Why I March: One Voice Can Make a Difference

We watched Peanut Butter Falcon on Netflix over Christmas vacation.  The amusing, emotionally touching movie is a coming of age story starring a Down’s Syndrome young man (Played by Zack Gottsagen).  Another young man with Down’s Syndrome is featured in Stumptown a television crime drama. Paralleling Falcon, Ansel Parisos (Played by Cole Sibus) is struggling with how to live as a young adult in Portland.  Both of these shows are remarkable because individuals with Down’s Syndrome staring in major television roles would have seemed an impossibility thirty years ago.

My first job out of graduate school (1978) was director of the Wyoming ARC/Developmental Disability Council.   The Education for All Handicapped Children’s Act was passed in 1975.  The purpose of the federal law was to insure a public school education was provided to all handicapped children. We had a lot of trouble in Wyoming getting schools to accept disabled children into the classroom. Parents didn’t know they had rights to insist the schools provide services. I remember speaking to the Wyoming Appropriations Committee about the law and having the Chair of the committee interrupt me and say, “These kids are like Angus in among the Herefords.  If we had any of these kids, we would see them and we just don’t.”

I was young, feisty and full of energy. That comment made me furious. I thought if you want to see handicapped children than I will make sure we go out and identify them.  The Developmental Disabilities Council provided a grant to the University of Wyoming to conduct screening clinics in Wyoming’s small rural communities that summer.  The teams identified more than 650 preschool children who were in need of special education services.  There is no voice more passionate or pervasive than a parent who is told their child needs services but the legislature is too miserly to fund the services.  Believe me, the Chair of the Appropriations heard from those parents.

During this period, we were trying to fund early intervention preschools and adult work programs all across the state. We had a statewide funding formula which  cost millions of dollars.  Oil-rich Wyoming coffers could certainly afford to pay for these programs but conservative legislators were not convinced. We had the votes in the House because the Speaker of the House, a very conservative Republican was married to a special education teacher.  He recognized the need.  But we did not have the votes in the Senate.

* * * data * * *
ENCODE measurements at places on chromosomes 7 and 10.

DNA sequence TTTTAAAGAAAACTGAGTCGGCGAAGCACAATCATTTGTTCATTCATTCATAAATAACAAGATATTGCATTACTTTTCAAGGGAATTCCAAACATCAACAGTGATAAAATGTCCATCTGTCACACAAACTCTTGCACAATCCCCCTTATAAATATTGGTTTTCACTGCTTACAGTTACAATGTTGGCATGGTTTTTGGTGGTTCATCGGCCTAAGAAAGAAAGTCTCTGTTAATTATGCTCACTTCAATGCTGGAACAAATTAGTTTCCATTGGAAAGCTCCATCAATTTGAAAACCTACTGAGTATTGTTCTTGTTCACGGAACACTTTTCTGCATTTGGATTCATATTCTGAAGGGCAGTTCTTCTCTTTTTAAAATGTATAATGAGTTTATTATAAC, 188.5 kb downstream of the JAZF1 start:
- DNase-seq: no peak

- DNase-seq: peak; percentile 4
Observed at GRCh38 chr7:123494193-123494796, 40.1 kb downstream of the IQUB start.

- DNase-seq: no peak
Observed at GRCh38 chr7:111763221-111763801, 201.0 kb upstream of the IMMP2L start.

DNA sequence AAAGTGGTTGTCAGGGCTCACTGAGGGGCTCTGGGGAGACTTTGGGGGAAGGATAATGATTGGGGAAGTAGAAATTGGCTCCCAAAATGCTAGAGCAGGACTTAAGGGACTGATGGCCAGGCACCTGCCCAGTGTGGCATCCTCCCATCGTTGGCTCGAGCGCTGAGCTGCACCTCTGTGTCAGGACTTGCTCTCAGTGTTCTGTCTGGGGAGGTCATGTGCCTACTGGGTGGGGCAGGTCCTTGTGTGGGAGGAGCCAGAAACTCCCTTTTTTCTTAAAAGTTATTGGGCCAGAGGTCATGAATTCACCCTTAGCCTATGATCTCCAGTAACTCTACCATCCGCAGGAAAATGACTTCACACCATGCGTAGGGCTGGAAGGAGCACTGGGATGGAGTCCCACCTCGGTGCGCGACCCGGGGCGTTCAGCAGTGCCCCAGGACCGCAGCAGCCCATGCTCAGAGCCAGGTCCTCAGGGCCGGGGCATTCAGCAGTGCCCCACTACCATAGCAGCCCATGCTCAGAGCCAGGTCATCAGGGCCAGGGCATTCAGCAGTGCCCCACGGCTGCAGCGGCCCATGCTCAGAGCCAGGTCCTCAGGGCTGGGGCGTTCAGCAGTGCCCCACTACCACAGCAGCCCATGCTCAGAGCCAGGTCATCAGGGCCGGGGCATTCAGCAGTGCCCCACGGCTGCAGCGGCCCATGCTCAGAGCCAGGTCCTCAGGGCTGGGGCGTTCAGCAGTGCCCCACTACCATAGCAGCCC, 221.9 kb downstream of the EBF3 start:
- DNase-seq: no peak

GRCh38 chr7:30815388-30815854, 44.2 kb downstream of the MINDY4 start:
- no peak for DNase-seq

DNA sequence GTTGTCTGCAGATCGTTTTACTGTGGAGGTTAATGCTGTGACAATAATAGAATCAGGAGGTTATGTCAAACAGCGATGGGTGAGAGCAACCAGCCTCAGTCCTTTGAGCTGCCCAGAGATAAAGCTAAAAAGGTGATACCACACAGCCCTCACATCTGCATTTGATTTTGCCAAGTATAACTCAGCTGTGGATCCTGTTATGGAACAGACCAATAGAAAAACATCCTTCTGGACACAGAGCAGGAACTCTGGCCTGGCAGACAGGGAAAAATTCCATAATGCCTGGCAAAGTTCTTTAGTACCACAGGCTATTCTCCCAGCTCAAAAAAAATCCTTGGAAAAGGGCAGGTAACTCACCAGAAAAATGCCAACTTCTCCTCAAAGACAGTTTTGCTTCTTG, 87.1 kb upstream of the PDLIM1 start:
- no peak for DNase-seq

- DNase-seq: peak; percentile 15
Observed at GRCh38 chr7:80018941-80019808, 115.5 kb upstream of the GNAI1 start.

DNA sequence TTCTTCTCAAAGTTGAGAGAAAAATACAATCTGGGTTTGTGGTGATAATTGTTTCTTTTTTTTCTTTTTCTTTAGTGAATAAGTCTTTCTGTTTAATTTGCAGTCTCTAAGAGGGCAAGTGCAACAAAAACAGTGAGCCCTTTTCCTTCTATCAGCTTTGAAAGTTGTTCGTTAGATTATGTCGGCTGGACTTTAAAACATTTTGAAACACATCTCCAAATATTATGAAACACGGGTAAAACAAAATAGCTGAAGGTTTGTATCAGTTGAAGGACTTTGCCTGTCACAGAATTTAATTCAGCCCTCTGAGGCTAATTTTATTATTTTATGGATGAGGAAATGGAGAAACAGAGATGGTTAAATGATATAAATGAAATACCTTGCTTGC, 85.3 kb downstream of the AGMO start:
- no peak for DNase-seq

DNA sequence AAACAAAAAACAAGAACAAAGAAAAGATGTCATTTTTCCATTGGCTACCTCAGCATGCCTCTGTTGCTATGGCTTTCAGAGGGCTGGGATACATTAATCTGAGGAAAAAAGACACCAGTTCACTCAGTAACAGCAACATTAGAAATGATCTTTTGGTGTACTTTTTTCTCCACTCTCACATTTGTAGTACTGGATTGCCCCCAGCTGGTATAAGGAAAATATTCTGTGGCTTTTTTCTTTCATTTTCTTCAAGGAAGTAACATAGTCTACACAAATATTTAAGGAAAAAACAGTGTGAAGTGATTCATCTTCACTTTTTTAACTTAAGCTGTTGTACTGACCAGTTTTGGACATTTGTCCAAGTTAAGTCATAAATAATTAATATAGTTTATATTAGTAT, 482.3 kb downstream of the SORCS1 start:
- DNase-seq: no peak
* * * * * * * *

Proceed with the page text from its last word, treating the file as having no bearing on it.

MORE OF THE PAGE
I worked phone lines every day and every night.  I wasn’t calling legislators.  I was calling parents to call their Senator(s) and asked him to vote yes.  The day of the vote the Senate gallery was packed with parents and children.  The votes were tallied. The yes/no’s flashed up on the screen.  We were one vote short.  The bill was going to die.  I could feel the disappointment of the parents squeezing my heart.  One Senator from Newcastle, Wyoming, a tiny town in Northeast Wyoming stood up.  You could hear a pin drop at that moment. He changed his vote to a yes.  He said when he made the change, “I cannot go home and face my constituents if this bill dies.  Wyoming needs to serve the developmentally disabled.”  The gallery went wild. with applause and cheering.

Over thirty years later, handicapped children who had access to early intervention services are moving into our communities, working in our businesses, starring in television shows and movies.  They’re showing us that advocacy work on the side of justice pays off.

The Women’s March is this weekend.  I march in principle.  Black, white, Hispanic, Native American, yellow, male, female, LGBTQ-A, handicapped, old, young; we all deserve an equal chance to succeed in this great country.  We are a country where one person’s voice/vote can still make a difference.

 

New Year: New Possibilities

I’ve never been one to set New Year’s resolutions.  I do, however, believe the New Year offers an opportunity to push the “reset button”.  Instead of making a list of action steps, I resolve to be open to new possibilities.